CaliforniAI: New Executive Order takes on Generative AI


California Governor, Gavin Newsom, issues Executive Order on Generative AI, which echoes some points in the recent Texas and Connecticut AI laws and goes further, imposing detailed, time limited obligations on California State agencies.

Key points:


  • The State of California endeavors to continue leading the world in the responsible development, adoption, and implementation of new technologies for the benefit of all Californians and the California economy
  • GenAI can enhance human potential and creativity but must be deployed and regulated carefully to mitigate and guard against a new generation of risks.
  • The unprecedented speed of innovation and deployment of GenAI technologies necessitates measured guardrails to protect against potential risks or malicious uses, including but not limited to, bioterrorism, cyberattacks, disinformation, deception, and discrimination or bias.
  • The development of GenAI will necessitate united governance on issues of consumer data, financial services, healthcare, and innumerable other areas critical to our society, and Newsom's administration looks forward to engaging with the Legislature in furtherance of this aim.



Legal counsel for all State agencies, departments, and boards subject to the Governor's authority will consider and periodically evaluate for any potential impact of GenAI on regulatory issues under the respective agency, department, or board's authority and recommend necessary updates, where appropriate, as a result of this evolving technology.

Within 60 days of issuance of this Order:

  • Certain California agencies will present a report to the Governor examining the most significant, potentially beneficial use cases for deployment of GenAI tools by the State; setting forth the potential risks from the use of GenAI.

All agencies shall submit to the California Department of Technology an inventory of all current high-risk uses of GenAI within the agency or department to the California Department of Technology. They need to appoint senior management to conduct this and to update it on a regular basis.

By Fall 2023:

Agencies are directed to work with the University of California, Berkeley, College of Computing, Data Science, and Society and Stanford University's Institute for Human-Centered Artificial Intelligence to develop and host a joint California-specific summit in 2024, to engage in meaningful discussions and thought partnership about the impacts of GenAI on California and its workforce and how all stakeholders can support growth in a manner that safeguards Californians.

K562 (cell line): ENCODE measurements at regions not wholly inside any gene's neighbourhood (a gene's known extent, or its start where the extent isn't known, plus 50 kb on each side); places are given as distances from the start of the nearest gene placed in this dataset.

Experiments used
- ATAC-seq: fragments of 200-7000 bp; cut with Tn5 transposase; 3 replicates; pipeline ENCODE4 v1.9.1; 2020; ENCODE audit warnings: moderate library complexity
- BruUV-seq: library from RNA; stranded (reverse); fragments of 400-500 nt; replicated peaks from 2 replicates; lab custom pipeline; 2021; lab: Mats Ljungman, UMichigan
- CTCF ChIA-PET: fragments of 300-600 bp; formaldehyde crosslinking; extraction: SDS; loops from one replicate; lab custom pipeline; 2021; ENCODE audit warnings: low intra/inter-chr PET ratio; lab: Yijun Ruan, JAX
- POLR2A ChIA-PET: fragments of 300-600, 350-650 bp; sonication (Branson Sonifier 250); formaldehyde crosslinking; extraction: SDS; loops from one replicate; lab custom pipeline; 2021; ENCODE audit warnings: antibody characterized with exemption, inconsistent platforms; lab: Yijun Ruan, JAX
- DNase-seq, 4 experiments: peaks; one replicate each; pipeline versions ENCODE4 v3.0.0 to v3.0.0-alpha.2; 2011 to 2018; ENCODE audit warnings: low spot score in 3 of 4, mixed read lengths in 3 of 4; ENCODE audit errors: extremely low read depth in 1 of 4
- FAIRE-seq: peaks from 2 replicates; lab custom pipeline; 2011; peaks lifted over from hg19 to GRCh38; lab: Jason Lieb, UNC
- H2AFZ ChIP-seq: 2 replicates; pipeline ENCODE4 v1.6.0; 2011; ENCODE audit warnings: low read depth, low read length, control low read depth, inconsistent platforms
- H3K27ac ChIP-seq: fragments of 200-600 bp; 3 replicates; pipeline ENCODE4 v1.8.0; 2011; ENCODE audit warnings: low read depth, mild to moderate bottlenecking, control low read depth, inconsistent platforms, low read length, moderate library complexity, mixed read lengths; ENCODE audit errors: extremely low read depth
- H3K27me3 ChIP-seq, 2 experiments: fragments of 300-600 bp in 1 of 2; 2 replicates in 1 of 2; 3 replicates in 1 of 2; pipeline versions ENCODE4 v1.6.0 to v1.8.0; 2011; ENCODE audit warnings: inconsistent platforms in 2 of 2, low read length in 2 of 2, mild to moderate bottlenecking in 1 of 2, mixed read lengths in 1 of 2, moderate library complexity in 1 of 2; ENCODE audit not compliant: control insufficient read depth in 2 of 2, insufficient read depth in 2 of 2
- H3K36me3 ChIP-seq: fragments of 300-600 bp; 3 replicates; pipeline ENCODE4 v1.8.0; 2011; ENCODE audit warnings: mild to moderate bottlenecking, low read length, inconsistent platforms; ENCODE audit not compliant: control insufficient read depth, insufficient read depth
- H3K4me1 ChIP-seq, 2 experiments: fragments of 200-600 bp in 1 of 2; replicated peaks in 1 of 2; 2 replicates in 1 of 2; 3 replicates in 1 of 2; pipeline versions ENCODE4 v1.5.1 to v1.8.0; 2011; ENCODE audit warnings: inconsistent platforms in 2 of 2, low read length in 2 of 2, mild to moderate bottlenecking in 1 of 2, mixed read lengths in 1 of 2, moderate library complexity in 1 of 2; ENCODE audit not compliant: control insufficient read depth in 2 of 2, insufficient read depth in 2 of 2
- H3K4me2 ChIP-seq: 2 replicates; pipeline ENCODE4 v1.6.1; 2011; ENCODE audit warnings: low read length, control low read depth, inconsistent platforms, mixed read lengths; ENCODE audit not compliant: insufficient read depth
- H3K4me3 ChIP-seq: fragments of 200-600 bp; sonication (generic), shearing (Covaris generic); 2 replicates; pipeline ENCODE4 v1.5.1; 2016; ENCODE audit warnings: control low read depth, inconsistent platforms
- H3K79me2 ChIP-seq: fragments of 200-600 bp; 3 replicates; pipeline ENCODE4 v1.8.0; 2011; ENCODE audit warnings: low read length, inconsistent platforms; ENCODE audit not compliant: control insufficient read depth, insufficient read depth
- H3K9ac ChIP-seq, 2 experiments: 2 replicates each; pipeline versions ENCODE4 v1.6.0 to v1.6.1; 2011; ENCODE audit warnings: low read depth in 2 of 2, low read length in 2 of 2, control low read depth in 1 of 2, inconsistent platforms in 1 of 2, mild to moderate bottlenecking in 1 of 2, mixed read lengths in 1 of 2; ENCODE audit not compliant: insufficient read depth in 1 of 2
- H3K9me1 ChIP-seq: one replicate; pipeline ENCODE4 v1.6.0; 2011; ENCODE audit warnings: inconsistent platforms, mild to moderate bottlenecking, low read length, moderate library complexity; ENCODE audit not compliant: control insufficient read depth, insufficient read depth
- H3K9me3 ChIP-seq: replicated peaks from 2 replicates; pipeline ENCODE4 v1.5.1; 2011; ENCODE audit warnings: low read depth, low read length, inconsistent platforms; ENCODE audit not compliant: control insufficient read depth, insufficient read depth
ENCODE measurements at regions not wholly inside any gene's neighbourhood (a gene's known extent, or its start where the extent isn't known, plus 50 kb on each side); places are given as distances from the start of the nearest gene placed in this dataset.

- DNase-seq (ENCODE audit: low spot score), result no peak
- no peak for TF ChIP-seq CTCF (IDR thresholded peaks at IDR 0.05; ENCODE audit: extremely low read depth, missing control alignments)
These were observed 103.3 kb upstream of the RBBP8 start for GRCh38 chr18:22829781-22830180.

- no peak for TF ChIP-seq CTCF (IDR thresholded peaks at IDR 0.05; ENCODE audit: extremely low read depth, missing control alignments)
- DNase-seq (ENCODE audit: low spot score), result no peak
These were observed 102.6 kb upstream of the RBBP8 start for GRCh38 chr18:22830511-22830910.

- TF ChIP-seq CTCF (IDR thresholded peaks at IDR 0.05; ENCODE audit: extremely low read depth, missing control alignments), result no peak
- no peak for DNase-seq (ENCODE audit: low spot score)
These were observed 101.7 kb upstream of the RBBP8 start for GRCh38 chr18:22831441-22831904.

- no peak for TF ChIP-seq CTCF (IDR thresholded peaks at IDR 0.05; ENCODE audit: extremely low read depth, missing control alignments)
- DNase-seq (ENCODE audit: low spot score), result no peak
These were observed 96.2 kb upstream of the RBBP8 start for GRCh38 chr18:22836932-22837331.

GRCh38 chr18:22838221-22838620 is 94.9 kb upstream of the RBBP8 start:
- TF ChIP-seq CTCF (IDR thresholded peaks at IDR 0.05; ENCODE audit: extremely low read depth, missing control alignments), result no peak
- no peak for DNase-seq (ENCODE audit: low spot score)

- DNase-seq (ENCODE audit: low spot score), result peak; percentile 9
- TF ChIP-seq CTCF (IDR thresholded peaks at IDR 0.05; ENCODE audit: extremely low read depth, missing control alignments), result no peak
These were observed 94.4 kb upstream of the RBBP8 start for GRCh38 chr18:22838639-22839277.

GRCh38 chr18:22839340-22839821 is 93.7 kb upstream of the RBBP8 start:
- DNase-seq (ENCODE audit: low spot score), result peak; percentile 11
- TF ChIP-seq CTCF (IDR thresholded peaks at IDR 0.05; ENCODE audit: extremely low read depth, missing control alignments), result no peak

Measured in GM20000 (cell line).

By January 2024:

Certain California agencies will issue (and later regularly update) general guidelines for public sector procurement, uses, and required trainings for use of GenAI, including for high-risk scenarios such as for consequential decisions affecting access to essential goods and services

By March 2024:

  • Agencies will perform a joint risk analysis of potential threats to and vulnerabilities of California's critical energy infrastructure by the use of GenAI, including those which could lead to mass casualty events and environmental emergencies, and make recommendations for further administrative actions and/or collaboration with the Legislature to guard against these potential threats and vulnerabilities. These recommendations will subsequently be updated at a cadence determined by the Governor's Office of Emergency Services.
  • The California Department of Technology will establish the infrastructure to conduct pilots of GenAI projects, including California Department of Technology approved environments, or "sandboxes," to test such projects.

By July 2024:

  • Certain California agencies will develop guidelines for State agencies and departments to analyze the impact that adopting a GenAI tool may have on vulnerable communities, including criteria to evaluate equitable outcomes in deployment and implementation of high-risk use cases
  • All state agencies under the Governor's authority shall consider pilot projects of GenAI applications, in consultation with the state workforce or organizations that represent state government employees, and experts as appropriate from civil society, academia, and industry.
  • Trainings will be available for state government worker use of state-approved GenAI tools to achieve equitable outcomes, and to identity and mitigate potential output inaccuracies, fabricated text, hallucinations, and biases of GenAI, while enforcing public privacy and applicable state laws and policies.

By January 2025:

  • The State's project approval, procurement, and contract terms, will be updated, incorporating analysis and feedback obtained
  • Provide criteria to evaluate the impact of GenAI to the state government workforce, guidelines on how State agencies and departments can support state government employees to use these tools effectively and respond to these technological advancements.

#dataprivacy #dataprotection #AIgovernance #AIprivacy #privacyFOMO

Article provided by INPLP member: Odia Kagan (Fox Rothschild LLP, United States)


Discover more about the INPLP and the INPLP-Members

Dr. Tobias Höllwarth (Managing Director INPLP)

What is the INPLP?

INPLP is a not-for-profit international network of qualified professionals providing expert counsel on legal and compliance issues relating to data privacy and associated matters. INPLP provides targeted and concise guidance, multi-jurisdictional views and practical information to address the ever-increasing and intensifying field of data protection challenges. INPLP fulfils its mission by sharing know-how, conducting joint research into data processing practices and engaging proactively in international cooperation in both the private and public sectors.